5 Things You Probably Didn’t Know About Solar Energy

You know that climate change isn’t going away; it’s one of the biggest and most important battles we’ll fight during our lifetimes if we want to preserve our globe for future generations. You also probably know that in an effort to help us reduce our carbon footprints, companies like Long Island’s Harvest Power Solar are getting people to pull the plug on non-renewable energy sources like oil, gas and coal in favor of powering their homes with the sun. We’re here to tell you something you don’t know in hopes that you’ll win at trivia and finally join the thousands of Long Islanders who have switched to solar with Harvest Solar Power.

Solar Energy is the Most Abundant Energy Resource on Earth

About 173,000 terawatts of solar energy strike the Earth continuously each year, more than 10,000 times the world’s total energy use. To put that in perspective, the amount of sunlight that hits the Earth in one minute can actually meet the world’s energy demands for an entire year.

There Are Many Ways of Producing Solar Energy

The most common is through PV cells, which have been dubbed the “building blocks of solar panels.” PV cells are used in the solar panels of your home and business and power many TV and communication satellites.

Solar Power is Making a Powerful Impact

Solar power has become an integral part of the world that we live in. It is a renewable source of energy that will never run out and is also sustainable, meaning our needs today will not compromise the generations of tomorrow.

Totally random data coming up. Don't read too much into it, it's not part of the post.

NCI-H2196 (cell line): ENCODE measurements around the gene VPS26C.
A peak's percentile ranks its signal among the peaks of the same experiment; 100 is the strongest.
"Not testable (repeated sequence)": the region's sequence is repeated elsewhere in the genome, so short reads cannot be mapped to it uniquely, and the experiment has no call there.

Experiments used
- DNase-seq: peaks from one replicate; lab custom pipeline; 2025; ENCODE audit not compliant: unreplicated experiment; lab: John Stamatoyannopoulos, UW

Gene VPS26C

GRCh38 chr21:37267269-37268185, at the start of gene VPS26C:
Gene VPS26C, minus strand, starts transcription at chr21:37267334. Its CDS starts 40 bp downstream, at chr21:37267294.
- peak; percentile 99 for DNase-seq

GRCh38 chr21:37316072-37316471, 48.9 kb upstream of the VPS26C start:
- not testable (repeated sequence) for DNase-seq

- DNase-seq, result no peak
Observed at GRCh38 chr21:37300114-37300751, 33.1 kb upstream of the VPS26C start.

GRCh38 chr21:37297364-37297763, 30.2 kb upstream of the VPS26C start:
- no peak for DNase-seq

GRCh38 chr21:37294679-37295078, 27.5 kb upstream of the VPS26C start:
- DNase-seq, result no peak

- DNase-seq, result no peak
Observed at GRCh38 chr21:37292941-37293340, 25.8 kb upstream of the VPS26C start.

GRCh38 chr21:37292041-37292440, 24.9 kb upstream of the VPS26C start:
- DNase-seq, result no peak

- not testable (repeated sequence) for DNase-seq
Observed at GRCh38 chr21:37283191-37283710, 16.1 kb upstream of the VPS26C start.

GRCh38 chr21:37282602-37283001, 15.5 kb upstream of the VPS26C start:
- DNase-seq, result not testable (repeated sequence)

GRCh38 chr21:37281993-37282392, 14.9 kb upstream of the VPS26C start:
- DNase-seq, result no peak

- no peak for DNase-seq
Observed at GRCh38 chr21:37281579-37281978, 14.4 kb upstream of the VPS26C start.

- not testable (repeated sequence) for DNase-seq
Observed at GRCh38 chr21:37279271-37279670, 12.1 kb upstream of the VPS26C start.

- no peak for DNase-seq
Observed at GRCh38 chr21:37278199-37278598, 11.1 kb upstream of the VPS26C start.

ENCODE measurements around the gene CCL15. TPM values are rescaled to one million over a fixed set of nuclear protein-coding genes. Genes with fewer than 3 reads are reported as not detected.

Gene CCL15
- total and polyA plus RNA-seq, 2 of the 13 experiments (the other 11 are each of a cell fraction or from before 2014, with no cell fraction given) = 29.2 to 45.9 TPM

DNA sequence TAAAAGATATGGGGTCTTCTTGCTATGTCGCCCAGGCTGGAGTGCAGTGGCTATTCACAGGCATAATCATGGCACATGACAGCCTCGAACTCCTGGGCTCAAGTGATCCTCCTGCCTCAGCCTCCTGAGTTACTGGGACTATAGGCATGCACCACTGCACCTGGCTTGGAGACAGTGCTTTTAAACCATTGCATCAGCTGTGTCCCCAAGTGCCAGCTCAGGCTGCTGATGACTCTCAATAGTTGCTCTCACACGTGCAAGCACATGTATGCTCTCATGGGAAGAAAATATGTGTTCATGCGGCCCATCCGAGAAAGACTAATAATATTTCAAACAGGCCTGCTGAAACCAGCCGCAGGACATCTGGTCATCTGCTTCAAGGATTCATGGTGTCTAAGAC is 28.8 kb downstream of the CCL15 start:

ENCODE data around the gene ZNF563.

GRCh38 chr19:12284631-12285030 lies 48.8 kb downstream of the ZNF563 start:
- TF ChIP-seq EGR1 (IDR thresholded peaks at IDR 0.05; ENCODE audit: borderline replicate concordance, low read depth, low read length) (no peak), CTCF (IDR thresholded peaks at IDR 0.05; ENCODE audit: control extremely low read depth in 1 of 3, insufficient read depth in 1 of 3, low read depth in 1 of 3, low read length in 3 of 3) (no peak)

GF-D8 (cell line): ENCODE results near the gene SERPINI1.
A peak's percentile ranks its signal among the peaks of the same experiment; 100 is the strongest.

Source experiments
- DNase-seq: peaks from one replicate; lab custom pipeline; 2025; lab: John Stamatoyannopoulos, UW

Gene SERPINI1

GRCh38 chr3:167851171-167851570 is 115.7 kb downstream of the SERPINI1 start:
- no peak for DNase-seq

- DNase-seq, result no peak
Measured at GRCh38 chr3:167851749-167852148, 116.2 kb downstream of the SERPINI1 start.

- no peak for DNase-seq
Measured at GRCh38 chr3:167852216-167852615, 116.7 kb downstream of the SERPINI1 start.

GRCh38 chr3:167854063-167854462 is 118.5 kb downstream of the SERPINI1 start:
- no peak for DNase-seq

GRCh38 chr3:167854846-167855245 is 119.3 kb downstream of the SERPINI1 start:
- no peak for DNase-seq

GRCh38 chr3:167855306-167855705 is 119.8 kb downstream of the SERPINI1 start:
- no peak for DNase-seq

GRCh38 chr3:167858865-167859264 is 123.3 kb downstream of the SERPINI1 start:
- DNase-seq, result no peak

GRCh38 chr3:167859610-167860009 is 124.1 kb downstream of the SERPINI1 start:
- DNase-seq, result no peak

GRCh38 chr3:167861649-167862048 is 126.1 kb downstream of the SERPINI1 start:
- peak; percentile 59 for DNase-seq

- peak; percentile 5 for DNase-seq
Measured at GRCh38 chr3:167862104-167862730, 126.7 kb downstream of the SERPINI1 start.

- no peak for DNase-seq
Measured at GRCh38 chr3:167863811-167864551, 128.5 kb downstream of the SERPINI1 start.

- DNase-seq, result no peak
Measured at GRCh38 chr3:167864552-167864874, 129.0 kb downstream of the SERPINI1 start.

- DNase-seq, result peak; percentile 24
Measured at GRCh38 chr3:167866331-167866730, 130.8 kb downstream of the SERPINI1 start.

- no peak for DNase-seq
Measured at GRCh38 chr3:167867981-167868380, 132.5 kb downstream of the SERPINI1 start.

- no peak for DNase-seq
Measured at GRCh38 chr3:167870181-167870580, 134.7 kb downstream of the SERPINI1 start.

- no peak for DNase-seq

The Numbers Don’t Lie

You’ve heard that solar power can help reduce your carbon footprint, but we have the numbers to back it up. Solar energy users save the planet 75 million barrels of oil and 35 million tons of carbon dioxide annually. Within one day, an average 10 kilowatt solar system will offset 51 pounds of carbon dioxide, which is equivalent to taking 40 cars off the road for a year or planting 385 trees.

It’s Been Around a While

Though solar energy is the way of the future, it is not a new technology.  In the 1960s the space industry began to use solar technology to provide power aboard spacecraft. The Vanguard 1, the first artificial Earth satellite powered by solar cells, has logged more than 6 billion miles and is the oldest man-made satellite in orbit.

Solar energy has proven to be a reliable source of power for generations to come. We must “harvest the sun, to reap the rewards.” To get started, visit harvestpower.net.